But this is not quite so, says Morrice. “Actually all of them became quite good friends in the end. They were very supportive of each other, but also very proud of where they come from,” she shares.
Lee is quick to point out that the Filipino contestants were the most emotional. “They were the first ones who cried, they’d give each other high fives, and you can see in their faces their worries, concerns. They have what I like to call the ‘warrior spirit’. They go all the way—there is no in-between,” he shares.
When MasterChef Asia started filming, the judges were inevitably compared to the original edition hosted by Gordon Ramsay, Joe Bastianich, and Graham Elliot. “There is no Gordon Ramsay in this one,” clarifies Morrice. “We respect how they did the show, but our style is really different. We have our own set of characters and personalities here. Asia is Asia. There are so many different cultures and personal values at play, and as judges, we have to respect the contestants, their religions, beliefs, family values, and why they came on the show.”
It is precisely this diversity that got Menard interested to become a judge on this particular MasterChef. “Asia’s got talent, first of all. And if you talk about cooking, there is so much of the same ingredients everywhere and so many ways to interpret those ingredients with different recipes. It was exciting to see what the contestants came up with,” he says.
Who will win?
Cooking up to be one of the most awaited television events of the season, MasterChef Asia promises episode after episode of thrilling culinary face-offs as the show brings the rich and exotic qualities of Asian cuisine to the fore. Each judge has his/her own opinion on what traits the emerging winner will possess. Says Morrice, “For me, the food has got to look amazing—you eat with your eyes. The dish comes and you gotta wow us with the look. It also has to be delicious without a doubt and it has to represent you, draw out who you are as a cook.”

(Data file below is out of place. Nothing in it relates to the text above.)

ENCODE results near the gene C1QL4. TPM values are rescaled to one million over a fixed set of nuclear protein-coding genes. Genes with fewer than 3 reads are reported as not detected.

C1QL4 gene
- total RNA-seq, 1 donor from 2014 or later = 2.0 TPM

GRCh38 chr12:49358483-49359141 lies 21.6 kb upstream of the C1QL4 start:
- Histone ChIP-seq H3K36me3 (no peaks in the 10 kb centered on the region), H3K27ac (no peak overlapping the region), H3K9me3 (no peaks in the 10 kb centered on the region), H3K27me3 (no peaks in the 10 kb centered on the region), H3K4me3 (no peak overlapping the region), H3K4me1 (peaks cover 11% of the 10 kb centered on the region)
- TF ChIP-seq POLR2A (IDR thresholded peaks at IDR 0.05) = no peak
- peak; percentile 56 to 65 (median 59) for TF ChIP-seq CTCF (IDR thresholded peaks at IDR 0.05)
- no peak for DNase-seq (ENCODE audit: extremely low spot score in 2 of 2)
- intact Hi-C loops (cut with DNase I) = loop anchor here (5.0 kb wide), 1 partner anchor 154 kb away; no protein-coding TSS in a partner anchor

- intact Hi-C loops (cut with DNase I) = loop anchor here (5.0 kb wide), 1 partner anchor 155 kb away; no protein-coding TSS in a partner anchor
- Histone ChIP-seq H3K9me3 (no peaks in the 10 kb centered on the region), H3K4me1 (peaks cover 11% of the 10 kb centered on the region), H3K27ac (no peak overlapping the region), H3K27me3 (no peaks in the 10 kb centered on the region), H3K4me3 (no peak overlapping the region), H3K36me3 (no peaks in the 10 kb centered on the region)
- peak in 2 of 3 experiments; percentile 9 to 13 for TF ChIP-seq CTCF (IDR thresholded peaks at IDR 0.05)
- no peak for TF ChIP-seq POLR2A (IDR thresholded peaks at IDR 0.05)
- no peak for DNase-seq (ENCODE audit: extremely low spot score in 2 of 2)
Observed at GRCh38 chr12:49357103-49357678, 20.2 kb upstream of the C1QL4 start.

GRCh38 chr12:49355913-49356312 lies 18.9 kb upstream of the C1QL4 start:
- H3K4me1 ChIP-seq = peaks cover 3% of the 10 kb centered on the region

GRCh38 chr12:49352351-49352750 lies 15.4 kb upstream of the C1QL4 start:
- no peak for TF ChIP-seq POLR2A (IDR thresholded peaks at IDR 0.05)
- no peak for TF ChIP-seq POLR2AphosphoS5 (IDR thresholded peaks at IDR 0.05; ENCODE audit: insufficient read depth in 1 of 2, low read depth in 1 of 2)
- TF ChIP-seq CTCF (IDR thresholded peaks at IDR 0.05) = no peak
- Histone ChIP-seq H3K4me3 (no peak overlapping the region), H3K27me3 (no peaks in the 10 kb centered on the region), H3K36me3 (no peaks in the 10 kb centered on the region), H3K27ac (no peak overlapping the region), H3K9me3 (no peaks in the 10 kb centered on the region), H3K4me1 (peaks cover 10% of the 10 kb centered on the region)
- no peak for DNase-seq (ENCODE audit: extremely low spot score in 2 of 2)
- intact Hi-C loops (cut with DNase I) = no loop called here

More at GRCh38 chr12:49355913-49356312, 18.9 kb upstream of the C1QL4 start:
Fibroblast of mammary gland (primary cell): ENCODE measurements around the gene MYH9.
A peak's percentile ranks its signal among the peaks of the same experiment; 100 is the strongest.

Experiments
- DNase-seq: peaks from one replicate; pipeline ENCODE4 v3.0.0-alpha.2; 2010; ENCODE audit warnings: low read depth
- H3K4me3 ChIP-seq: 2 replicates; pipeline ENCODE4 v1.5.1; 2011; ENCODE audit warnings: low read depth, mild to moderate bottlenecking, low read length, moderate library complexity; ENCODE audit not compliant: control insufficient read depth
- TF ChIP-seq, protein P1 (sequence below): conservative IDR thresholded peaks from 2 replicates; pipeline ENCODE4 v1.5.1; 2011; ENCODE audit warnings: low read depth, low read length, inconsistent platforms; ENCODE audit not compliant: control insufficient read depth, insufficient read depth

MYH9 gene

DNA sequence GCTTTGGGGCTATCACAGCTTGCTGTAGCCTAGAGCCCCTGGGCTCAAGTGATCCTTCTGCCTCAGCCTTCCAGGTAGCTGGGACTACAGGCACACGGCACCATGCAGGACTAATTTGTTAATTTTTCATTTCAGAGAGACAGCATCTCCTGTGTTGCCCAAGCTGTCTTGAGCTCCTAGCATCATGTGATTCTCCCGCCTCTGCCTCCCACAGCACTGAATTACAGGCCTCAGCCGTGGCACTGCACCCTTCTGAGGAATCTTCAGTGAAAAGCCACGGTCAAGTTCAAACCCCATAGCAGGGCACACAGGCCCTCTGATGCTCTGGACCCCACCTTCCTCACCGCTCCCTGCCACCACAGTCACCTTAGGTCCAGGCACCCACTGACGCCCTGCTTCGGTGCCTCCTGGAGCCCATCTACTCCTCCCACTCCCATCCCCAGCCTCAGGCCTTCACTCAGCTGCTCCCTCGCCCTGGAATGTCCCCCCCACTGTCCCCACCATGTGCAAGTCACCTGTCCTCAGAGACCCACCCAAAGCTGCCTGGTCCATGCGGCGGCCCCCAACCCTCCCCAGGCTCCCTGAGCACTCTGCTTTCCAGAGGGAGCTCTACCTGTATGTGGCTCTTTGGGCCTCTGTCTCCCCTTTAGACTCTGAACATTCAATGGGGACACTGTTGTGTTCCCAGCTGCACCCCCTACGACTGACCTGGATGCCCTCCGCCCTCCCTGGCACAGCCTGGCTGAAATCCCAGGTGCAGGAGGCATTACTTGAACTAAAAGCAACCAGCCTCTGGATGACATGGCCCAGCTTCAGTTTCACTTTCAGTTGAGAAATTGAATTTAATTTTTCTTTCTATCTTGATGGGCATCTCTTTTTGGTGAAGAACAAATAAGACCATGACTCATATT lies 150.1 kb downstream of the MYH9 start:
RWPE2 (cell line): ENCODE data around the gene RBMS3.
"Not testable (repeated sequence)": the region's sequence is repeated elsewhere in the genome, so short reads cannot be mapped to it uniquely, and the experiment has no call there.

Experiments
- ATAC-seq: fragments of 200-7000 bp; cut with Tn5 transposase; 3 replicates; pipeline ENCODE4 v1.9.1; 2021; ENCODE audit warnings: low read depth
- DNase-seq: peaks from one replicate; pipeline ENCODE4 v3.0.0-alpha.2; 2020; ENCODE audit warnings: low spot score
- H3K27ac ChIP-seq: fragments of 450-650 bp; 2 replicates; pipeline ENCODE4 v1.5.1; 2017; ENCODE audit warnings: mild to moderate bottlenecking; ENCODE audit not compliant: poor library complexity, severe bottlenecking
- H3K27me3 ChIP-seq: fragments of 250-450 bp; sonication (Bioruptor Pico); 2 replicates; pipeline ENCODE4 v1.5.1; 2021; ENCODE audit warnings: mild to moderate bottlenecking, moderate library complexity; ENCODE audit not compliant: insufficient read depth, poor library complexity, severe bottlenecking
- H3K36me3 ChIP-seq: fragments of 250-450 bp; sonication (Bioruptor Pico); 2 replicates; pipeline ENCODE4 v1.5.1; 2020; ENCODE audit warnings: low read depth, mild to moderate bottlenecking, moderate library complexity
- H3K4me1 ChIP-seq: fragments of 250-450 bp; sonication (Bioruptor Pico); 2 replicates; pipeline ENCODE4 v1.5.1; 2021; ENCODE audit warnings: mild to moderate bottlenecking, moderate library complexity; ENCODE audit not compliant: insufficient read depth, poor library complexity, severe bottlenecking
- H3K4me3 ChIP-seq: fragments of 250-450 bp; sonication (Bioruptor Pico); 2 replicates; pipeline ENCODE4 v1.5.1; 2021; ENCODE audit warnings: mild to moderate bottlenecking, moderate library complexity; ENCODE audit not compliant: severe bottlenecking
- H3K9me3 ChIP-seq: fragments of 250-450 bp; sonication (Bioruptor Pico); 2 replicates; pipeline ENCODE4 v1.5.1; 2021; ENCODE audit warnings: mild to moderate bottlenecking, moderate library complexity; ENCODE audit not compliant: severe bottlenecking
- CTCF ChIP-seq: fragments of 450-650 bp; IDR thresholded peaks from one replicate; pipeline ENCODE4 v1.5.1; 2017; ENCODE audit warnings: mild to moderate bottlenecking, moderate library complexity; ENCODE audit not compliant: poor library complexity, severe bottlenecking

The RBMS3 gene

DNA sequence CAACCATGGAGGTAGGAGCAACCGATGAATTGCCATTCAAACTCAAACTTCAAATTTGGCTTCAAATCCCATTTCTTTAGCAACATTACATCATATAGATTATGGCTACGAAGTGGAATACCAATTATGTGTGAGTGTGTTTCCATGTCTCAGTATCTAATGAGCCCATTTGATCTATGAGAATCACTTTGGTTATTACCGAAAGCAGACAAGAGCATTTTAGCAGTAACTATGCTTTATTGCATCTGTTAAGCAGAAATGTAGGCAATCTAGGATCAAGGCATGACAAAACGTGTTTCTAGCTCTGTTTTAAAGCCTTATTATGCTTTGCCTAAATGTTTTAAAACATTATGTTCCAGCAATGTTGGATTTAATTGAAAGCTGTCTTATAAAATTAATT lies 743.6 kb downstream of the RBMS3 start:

Good time management is especially key for Menard, who shares that MasterChef Asia’s cooking challenges ran from as quickly as 15 minutes to as long as three hours. “Coming up with something amazing in this amount of time is important. You have the push yourself, think outside the box, and impress us, but also do something you can control. So it’s a balance of all that. And yeah, you have to blow us away! Obviously, we put a lot of pressure on these chefs,” says Menard.
Culling from his extensive background in fusion cuisine, Lee advises contestants to really build on their foundation—the unique culture and tradition surrounding their cuisine. “Your goal as a chef is to be on top of a pyramid, so you need a strong foundation to go up. A lot of the things they will be doing in MasterChef Asia is fusion—and by this I mean innovation. And in order to innovate, you have to first understand the originality of each cuisine. If you don’t know and you just start mixing things, this doesn’t make sense. It’s frou-frou. The food not only has to taste great, but it has to make sense, it has to tell a story—it has to have the roots of the recipe, the culture, and the history,” he says.
At the end of the day, what the judges agree on is that the emerging winner of MasterChef Asia will be the one who is the best listener. “The moment we started episode one, we started mentoring these guys, giving them tips and advice. When they have an issue, they’re presented with three different solutions because us three have our own take on things. The guy who goes through the final is probably the one who listened the best—and has an open mind,” Menard states.